This means that congressional representatives make global decisions about places like Afghanistan according to the perceived wishes of their local constituents, many of whom almost certainly cannot find Afghanistan on a map of the world. It turns the mandate to “think globally, act locally” exactly upside down.
Why we must continue, and persevere
The story of U.S. global geopolitics is becoming increasingly littered with the bodies of small nationalities like the Montagnards and H’mong in Vietnam and Laos, the Kurds and Ma’dan (Swamp Arabs) in Iraq, and others.
In 1989, the U.S. manipulated Afghanistan in our successful Cold War against the Soviets, and subsequently abandoned the Afghan people to their own rapacious internal power brokers.
The reason it is difficult to recruit the Afghan people to our causes is because they may be “simple,” but they are not stupid. To be on the losing end of a fight in Afghanistan is to die or to be enslaved — but only after you watch your women raped, your home taken, and your livestock butchered.
It is easy for Afghans to see Americans as exploiters, packing up our bags to leave when our war is over, leaving the locals to settle their own. As the popular Taliban saying goes, “You Americans have all the watches, but we have all the time.”
Their fear is of joining the losing, or departing side, and that we will again leave them behind. That this departure would be politically mandated, rather than by military defeat, is incomprehensible to them.
For billions of the world’s oppressed and hundreds of millions of the abject poor in the developing world, and for billions more who can read and write, our very standing as a global power, our right to be viewed as a moral force for justice, our ability to mount international coalitions for any just cause — whether we will be seen as an honest or an opportunistic nation of people — all depend on our performance in the war in Afghanistan.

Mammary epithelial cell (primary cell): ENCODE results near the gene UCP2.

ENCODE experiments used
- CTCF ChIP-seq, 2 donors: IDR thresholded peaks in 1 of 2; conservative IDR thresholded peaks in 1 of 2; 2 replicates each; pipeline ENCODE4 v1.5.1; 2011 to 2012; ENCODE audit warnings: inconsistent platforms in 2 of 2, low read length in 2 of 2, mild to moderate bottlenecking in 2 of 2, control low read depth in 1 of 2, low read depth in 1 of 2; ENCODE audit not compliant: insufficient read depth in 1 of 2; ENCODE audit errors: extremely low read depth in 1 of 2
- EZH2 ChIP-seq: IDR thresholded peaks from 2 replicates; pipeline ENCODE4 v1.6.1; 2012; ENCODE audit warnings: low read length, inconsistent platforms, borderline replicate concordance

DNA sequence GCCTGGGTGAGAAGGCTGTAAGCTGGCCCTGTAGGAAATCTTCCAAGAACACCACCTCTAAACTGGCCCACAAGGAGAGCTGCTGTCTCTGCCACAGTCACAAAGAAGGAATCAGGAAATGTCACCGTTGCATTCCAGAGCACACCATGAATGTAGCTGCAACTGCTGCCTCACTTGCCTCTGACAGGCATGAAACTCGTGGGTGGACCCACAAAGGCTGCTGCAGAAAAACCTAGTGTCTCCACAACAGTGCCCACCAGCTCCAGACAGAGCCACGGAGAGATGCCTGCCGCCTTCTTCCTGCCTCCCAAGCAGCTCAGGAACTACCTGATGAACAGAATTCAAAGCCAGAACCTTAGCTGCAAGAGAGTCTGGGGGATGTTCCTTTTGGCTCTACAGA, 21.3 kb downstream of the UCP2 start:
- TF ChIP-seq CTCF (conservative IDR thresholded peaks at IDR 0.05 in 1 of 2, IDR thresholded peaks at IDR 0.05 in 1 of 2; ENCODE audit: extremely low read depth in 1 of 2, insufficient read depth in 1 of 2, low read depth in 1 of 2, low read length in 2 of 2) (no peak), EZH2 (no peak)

Are we a people of our word? Do we fulfill our public promises? When President H.W. Bush told the Iraqi Kurds and Ma’dan people to rise up against Saddam after Operation Desert Storm, and that America would support them, did he not lie? Chemical Ali decimated them, and we stood by.
When President George Bush told the Afghan people that we would rebuild their country, and propel them to an opportunity to enter the world community, did he also lie?
Mr. Bush said, ”We fight against poverty because hope is an answer to terror.”
I am sure that Mr. Obama would agree. What about us, the American people?
In the final analysis, we should stand up and speak out to prove that we as a people are willing to honor our word and our legacy as the land of the free and the home of the brave, to demonstrate the power of our basis to claim that legacy, and to put our money and even our lives where our politicians’ mouths are.
We should fulfill our commitment to the Afghan people because our global reputation depends on it, and because we said we would. To do less would be un- American.
Jim Fraschle, who has 35 years of experience in Afghanistan, is part of a Vail Symposium panel at the Vail Cascade that will discuss the country’s future at 6 p.m. Monday. Reception at 5:30. Tickets: $45 / $35 for Symposium donors. For more information visit http://www.vailsymposium.org/